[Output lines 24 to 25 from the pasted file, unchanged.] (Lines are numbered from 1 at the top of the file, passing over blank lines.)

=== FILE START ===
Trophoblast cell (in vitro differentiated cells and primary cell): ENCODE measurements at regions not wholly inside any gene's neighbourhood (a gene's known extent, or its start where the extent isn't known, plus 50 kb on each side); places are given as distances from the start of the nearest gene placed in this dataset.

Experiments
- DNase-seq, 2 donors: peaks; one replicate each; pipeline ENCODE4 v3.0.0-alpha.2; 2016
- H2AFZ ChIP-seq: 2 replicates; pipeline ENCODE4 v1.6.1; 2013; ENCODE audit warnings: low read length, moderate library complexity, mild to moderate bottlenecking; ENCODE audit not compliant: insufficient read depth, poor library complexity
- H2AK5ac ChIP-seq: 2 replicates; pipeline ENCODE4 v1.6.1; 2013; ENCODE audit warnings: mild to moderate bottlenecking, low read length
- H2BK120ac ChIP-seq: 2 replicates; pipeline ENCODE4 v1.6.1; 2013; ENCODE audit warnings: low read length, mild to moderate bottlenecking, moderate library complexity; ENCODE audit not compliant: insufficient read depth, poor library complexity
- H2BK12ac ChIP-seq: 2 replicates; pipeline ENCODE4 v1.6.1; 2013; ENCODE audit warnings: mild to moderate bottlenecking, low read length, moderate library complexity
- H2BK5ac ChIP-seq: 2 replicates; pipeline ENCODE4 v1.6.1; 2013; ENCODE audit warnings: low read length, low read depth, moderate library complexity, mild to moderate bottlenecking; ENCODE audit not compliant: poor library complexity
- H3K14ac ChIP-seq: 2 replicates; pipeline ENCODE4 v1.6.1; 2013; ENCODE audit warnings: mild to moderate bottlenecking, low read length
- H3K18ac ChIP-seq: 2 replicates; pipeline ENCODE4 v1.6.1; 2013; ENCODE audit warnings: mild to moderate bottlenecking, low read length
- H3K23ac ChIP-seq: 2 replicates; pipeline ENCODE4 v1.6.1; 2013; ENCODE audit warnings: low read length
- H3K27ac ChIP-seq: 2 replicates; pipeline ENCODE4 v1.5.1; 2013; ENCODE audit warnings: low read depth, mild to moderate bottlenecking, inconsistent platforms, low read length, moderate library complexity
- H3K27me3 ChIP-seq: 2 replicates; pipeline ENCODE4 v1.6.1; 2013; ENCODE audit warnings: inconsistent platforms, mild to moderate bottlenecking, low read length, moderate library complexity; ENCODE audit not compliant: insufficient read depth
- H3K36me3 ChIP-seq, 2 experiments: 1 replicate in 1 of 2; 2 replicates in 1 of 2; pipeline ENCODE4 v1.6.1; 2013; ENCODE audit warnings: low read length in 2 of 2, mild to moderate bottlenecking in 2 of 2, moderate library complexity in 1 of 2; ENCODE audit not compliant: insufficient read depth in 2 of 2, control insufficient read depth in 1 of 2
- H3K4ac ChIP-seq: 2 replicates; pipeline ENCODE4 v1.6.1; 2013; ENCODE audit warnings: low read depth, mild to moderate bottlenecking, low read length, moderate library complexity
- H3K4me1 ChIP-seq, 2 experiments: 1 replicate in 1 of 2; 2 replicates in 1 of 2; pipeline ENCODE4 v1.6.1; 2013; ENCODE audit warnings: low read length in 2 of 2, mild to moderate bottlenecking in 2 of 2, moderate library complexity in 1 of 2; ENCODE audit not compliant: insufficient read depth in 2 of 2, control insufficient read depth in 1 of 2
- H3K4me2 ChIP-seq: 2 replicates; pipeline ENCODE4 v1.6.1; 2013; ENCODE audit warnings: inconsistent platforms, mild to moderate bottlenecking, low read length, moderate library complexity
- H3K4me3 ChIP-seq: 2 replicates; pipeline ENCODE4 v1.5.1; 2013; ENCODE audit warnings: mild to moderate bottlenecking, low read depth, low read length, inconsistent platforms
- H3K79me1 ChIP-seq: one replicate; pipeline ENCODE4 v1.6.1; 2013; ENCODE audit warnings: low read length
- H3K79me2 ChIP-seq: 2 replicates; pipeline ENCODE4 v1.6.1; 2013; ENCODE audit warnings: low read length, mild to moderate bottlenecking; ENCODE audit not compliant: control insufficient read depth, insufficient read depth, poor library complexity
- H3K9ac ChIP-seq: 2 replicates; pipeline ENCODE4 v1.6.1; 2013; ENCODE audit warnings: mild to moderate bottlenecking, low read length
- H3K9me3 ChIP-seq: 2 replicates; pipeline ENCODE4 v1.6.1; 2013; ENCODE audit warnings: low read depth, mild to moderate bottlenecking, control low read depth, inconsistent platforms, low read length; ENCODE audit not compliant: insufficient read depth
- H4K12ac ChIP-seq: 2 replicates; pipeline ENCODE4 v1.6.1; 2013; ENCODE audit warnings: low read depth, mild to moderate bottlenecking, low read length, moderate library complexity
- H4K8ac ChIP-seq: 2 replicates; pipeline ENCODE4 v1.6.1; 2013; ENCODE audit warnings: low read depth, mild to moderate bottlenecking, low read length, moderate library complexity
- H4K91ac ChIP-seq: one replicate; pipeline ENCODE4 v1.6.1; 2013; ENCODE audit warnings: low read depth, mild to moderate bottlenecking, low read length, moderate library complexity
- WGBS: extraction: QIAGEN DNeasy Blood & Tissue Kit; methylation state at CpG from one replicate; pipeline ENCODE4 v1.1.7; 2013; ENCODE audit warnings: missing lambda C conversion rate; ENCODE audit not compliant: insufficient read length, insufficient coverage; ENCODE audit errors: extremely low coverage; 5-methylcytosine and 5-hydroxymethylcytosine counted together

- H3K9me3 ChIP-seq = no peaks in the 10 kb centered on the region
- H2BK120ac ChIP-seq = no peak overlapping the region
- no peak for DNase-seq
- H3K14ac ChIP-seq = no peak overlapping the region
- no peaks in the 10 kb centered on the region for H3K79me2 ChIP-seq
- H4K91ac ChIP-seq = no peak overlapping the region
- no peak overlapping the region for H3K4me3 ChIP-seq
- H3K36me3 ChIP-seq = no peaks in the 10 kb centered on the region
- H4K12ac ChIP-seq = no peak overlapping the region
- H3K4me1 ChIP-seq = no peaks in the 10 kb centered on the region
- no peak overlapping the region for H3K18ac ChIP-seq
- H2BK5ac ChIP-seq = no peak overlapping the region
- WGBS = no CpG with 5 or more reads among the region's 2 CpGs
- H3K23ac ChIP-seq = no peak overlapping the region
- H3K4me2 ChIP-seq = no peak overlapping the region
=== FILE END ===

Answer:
- H4K8ac ChIP-seq: 2 replicates; pipeline ENCODE4 v1.6.1; 2013; ENCODE audit warnings: low read depth, mild to moderate bottlenecking, low read length, moderate library complexity
- H4K91ac ChIP-seq: one replicate; pipeline ENCODE4 v1.6.1; 2013; ENCODE audit warnings: low read depth, mild to moderate bottlenecking, low read length, moderate library complexity